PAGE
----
The first time you do something, it takes longer. If you’re paying staff to do it, it costs more again. If you import just one new building component and you have to explain to Building Code officials why it’s so very much better than the crap considered an Acceptable Solution and how they should allow your project to include it, that’s going to cost more too. If it’s a crazy building with weird shapes and eight different kinds of cladding, that’s expensive.
But to design the building so that the interior doesn’t mould and it stays warm and comfortable? That does not necessarily add cost.
Politicians are promising more social housing. They are buildings that we, as a nation, are going to own forever. The cost of heating and cooling them over the life of the building should be considered, not just the initial cost of construction. (This is especially important given the serious health problems linked to poor-quality housing. That creates unnecessary suffering, has knock-on effects for learning and employment and burdens the publicly-funded health system.)
We could look to Europe for high-performance social housing examples; they have plenty of them. But we can also learn from US practice (on this issue at least). The north-eastern state of Pennsylvania is a particularly good case in point.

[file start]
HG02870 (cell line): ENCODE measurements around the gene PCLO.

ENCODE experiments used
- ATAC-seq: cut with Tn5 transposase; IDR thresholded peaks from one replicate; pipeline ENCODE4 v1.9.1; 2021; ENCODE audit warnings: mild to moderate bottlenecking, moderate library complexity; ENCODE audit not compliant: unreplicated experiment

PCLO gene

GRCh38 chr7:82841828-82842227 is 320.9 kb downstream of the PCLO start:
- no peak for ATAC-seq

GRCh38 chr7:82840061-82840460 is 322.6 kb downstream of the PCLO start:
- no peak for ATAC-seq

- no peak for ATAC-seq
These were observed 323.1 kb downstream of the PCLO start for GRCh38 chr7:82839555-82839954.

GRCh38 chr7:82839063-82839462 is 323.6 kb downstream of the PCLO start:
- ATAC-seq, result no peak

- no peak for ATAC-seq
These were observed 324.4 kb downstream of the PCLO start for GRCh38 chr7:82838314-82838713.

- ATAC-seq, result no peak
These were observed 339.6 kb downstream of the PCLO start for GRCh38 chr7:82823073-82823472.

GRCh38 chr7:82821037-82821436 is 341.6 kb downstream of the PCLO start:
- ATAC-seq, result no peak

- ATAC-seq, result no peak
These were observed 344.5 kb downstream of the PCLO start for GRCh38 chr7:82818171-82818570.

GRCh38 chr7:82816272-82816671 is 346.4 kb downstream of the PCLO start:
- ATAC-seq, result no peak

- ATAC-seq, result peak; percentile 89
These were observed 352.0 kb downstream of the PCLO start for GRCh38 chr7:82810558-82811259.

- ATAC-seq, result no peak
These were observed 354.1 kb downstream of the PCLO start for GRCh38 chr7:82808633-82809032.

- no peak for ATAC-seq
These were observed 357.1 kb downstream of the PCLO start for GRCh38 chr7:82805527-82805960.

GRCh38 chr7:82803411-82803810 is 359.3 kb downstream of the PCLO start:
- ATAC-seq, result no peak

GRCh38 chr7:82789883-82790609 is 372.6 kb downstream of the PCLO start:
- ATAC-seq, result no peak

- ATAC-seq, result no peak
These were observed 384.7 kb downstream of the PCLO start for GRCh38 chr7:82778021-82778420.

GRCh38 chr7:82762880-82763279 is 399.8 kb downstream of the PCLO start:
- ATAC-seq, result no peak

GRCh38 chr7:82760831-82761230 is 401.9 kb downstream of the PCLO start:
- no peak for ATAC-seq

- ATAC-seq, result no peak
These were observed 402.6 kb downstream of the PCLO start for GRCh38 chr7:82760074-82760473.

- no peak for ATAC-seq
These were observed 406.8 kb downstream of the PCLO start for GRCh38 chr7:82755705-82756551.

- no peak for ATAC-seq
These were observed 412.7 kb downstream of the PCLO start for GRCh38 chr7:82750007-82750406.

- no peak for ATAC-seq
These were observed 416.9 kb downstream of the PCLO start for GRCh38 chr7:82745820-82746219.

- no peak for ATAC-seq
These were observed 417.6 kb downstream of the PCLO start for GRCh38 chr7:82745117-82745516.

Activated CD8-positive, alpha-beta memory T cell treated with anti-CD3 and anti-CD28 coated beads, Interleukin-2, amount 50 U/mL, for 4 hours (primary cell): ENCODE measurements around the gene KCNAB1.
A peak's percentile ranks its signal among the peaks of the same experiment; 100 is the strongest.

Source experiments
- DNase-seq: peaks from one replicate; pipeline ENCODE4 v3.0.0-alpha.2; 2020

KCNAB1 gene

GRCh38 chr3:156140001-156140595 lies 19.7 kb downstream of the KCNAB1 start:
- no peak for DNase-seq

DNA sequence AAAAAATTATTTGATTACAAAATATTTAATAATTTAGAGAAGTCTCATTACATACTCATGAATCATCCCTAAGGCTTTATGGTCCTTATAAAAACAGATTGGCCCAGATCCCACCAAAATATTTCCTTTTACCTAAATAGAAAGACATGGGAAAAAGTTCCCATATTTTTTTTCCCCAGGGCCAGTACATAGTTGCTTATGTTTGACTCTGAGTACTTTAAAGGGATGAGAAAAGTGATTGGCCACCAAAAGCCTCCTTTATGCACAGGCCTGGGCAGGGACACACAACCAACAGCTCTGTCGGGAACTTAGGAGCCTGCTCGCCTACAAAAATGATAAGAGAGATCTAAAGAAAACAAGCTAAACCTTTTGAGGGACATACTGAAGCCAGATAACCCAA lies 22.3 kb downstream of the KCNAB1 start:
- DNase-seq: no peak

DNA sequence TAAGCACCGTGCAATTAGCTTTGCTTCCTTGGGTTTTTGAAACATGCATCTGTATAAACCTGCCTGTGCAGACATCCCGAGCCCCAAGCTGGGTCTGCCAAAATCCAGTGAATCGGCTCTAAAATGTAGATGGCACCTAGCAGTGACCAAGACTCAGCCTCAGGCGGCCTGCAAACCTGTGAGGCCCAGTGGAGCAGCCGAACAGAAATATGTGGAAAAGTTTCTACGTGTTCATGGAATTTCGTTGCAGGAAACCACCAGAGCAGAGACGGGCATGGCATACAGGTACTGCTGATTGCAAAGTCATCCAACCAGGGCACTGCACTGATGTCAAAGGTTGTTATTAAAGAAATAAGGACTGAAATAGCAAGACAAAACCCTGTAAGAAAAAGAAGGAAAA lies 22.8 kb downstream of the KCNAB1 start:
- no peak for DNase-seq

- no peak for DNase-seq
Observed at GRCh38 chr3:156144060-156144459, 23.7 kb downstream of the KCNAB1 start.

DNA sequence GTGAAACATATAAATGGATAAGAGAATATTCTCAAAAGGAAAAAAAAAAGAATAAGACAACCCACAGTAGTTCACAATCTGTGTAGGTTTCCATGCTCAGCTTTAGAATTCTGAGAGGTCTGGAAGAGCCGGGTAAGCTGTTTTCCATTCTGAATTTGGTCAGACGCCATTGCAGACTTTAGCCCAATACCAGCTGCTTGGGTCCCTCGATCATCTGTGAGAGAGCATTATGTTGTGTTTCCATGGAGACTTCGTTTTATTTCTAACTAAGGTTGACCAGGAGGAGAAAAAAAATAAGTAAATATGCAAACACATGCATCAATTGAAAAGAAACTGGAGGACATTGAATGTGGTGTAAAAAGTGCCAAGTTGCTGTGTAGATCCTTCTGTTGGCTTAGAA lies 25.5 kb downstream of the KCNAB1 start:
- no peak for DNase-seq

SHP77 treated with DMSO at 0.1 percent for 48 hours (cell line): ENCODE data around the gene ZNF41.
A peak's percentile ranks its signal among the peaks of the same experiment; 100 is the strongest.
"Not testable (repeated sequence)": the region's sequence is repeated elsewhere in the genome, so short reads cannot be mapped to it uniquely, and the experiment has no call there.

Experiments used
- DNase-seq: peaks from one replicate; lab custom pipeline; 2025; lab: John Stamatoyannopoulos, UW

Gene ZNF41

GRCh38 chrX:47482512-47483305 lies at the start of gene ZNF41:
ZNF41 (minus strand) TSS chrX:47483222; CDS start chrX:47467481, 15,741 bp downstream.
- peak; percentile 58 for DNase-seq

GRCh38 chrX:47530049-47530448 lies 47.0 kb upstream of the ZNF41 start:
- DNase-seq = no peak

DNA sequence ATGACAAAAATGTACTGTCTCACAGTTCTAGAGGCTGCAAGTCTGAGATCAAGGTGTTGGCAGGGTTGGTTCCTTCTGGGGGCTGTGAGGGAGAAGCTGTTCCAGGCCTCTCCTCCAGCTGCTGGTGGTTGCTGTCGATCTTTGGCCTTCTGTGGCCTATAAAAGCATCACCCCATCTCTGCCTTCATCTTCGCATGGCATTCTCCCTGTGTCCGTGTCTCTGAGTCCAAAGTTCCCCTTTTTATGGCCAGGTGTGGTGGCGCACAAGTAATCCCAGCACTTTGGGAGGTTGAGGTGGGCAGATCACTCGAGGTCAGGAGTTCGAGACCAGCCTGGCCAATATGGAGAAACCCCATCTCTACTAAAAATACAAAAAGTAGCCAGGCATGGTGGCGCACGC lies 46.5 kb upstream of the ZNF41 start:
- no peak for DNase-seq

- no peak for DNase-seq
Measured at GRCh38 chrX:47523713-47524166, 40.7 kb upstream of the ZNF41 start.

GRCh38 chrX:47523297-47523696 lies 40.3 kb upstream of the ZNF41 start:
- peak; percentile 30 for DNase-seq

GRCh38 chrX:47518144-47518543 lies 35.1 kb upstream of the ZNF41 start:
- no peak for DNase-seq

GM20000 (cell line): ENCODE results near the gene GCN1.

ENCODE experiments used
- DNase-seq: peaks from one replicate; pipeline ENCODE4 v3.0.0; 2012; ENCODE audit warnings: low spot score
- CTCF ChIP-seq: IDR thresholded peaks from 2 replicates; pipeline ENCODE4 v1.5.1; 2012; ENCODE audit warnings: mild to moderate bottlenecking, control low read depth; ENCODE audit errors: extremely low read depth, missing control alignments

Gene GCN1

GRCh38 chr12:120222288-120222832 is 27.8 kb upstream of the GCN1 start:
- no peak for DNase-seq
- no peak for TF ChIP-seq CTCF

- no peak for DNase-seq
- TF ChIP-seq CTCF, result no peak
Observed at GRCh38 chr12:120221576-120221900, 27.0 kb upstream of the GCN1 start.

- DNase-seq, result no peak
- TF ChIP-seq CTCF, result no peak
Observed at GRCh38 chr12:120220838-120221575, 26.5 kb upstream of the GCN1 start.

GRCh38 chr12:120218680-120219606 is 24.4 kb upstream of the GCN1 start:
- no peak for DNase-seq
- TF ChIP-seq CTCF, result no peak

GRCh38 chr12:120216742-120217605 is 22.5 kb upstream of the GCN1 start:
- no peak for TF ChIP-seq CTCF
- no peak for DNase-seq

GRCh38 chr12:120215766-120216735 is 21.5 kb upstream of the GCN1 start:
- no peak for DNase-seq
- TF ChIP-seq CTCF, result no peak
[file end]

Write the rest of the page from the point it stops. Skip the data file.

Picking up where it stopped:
The Pennsylvania Housing Finance Agency (PHFA) decides which projects earn federal low-income housing tax credits. Developers really care about these credits. They compete hard for them and only one in four applications are successful. In 2014, PHFA changed the rules in order to make the projects they funded more energy efficient (it snows in Pennsylvania, heating buildings isn’t optional). It started awarding an extra 10 points if a project were certified Passive House.
Did developers complain? Do bears crap in the woods? PHFA politely described the response as “significant pushback”, but it held its ground. Its staff told developers, if you don’t want to bother with Passive House, you don’t have to take the points.
Well over a third of applicants in 2015 went for those Passive House points (the agency had expected five per cent). Eight of those projects were funded.
As this newspaper article explains, “Within two years, Pennsylvania went from having just a handful of Passive House residential units to having nearly 900 in the works—more than any other state at the time. Since then, 14 other states’ housing finance agencies have followed the PHFA’s model and added Passive House [certification] to their tax-credit competition.” Now that is serious trailblazing.
What about costs? Developers initially swore Passive House certification was going to increase costs by 15-20 per cent. But what actually happened? The difference was “negligible”. Costs have been roughly on par with conventional construction in terms of both proposed cost per square foot and the difference between a project’s proposed and final costs.
Research by Tim McDonald from the Architectural Research Centre into 85 social housing projects funded by PHFA showed less than 2% difference in cost ($169 vs $165 per square foot) between Passive House construction and conventional.
(Skip over the initial slides at that link; scroll on to see some great images and details of actual social housing projects built in Penn.)